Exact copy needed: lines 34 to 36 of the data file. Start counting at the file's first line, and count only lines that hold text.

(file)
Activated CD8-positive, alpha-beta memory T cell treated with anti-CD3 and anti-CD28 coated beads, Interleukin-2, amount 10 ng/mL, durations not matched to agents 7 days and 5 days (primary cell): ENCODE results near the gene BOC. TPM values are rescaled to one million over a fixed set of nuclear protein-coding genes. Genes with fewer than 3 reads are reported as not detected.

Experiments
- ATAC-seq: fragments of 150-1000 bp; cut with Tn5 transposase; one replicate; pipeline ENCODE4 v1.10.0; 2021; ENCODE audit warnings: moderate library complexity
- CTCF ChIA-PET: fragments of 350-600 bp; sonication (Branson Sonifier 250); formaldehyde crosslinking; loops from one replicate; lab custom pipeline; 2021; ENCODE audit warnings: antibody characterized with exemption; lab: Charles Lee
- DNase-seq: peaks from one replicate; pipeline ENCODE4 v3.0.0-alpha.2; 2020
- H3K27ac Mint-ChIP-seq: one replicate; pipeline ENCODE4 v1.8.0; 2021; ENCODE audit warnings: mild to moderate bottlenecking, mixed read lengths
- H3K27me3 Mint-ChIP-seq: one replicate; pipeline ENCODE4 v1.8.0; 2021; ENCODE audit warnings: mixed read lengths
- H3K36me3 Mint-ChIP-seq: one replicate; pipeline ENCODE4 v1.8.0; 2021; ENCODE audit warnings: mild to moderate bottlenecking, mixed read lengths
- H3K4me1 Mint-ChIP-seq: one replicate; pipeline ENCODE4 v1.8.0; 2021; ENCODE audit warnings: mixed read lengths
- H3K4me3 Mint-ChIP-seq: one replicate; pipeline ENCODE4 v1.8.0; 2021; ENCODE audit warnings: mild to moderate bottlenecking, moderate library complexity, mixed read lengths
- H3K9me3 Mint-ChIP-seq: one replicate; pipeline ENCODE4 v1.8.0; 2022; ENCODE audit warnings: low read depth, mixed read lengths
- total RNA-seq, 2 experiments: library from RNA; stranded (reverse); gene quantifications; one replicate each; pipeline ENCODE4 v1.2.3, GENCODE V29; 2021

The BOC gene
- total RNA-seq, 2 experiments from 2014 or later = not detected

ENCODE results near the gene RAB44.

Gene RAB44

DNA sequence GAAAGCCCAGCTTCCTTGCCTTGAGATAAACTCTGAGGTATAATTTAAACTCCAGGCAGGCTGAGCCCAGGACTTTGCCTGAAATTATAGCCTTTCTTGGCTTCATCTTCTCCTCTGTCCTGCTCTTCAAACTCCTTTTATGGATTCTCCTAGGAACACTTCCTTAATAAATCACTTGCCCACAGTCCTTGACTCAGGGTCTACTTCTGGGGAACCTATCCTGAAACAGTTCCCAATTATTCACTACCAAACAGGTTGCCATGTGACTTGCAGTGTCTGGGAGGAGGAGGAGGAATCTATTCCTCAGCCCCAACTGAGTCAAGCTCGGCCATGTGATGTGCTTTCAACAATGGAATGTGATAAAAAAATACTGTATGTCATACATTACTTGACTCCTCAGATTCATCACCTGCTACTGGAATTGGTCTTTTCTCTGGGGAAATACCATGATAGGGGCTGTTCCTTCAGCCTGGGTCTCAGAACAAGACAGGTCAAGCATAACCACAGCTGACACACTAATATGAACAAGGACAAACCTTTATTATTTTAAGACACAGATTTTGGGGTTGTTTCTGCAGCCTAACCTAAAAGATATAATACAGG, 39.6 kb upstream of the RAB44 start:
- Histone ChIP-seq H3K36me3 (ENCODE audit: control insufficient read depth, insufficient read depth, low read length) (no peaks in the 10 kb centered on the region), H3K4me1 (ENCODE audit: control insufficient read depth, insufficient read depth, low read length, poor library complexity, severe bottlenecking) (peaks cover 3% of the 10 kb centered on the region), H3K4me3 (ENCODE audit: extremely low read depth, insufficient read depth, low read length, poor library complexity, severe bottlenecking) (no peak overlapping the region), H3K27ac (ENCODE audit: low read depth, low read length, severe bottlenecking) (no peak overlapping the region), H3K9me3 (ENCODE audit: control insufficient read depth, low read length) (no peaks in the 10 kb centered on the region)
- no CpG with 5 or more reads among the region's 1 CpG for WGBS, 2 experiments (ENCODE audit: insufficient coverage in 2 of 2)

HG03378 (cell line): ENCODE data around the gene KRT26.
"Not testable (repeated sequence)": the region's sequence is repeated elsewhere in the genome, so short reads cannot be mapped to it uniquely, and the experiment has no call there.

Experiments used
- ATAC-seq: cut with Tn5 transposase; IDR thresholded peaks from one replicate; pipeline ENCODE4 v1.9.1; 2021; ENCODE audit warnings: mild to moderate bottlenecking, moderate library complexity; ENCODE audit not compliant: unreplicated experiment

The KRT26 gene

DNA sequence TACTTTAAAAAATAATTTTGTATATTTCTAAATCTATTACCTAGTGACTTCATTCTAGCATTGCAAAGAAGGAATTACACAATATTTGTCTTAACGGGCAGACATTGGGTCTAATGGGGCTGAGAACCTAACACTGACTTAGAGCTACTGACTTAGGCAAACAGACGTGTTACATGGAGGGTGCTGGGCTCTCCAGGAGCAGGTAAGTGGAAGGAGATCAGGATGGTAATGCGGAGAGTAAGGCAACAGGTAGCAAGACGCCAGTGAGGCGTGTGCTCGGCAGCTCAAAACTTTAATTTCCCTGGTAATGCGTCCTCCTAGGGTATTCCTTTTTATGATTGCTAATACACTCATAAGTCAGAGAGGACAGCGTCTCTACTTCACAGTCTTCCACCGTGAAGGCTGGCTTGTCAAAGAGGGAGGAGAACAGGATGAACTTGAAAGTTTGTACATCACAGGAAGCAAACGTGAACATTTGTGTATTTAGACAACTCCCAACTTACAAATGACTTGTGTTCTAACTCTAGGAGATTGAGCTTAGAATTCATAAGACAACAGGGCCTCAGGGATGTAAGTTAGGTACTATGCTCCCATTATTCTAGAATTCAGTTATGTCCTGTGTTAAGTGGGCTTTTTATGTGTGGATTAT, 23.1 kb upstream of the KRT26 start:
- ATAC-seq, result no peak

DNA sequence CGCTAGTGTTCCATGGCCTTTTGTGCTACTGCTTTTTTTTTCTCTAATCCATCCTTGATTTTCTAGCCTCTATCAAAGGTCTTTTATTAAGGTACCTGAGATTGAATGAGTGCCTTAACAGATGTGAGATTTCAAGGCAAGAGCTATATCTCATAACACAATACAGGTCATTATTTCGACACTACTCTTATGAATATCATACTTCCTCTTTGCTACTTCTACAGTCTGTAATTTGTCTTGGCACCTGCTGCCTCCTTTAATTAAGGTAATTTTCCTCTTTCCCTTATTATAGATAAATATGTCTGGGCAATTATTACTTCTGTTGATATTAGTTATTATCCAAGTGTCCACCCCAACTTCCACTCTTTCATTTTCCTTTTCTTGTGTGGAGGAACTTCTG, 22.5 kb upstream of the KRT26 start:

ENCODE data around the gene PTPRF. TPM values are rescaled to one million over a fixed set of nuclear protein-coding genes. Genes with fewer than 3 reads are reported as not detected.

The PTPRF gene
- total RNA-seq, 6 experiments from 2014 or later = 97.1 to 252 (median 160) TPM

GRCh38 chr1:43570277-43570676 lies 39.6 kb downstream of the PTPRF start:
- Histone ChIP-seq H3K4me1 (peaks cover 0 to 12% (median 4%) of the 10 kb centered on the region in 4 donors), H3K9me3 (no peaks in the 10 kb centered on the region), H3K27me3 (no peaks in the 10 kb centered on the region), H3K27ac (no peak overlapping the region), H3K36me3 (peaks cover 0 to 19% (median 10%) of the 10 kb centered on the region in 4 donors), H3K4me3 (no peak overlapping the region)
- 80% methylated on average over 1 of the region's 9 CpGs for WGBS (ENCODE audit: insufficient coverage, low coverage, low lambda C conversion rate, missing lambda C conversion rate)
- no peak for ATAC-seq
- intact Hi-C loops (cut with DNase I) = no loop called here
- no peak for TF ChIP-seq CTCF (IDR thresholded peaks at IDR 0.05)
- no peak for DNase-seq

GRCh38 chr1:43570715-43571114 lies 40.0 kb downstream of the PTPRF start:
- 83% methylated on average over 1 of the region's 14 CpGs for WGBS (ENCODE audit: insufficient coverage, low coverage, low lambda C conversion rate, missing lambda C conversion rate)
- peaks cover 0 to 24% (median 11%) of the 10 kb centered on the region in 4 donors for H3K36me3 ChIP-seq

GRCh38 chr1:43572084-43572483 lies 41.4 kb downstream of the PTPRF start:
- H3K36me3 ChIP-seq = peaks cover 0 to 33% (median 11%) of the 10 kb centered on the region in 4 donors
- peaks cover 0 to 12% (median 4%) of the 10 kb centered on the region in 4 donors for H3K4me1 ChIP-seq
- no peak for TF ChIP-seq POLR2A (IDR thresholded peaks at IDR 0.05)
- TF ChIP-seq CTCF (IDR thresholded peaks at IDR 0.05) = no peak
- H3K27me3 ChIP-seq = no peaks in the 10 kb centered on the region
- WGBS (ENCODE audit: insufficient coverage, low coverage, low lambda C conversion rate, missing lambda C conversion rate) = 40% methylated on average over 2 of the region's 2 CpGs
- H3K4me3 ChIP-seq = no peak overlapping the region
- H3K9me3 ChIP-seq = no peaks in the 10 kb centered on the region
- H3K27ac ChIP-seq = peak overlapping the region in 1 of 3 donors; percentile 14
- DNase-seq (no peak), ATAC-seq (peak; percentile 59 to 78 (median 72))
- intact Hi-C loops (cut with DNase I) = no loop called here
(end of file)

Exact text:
- no peak for ATAC-seq
- intact Hi-C loops (cut with DNase I) = no loop called here
- no peak for TF ChIP-seq CTCF (IDR thresholded peaks at IDR 0.05)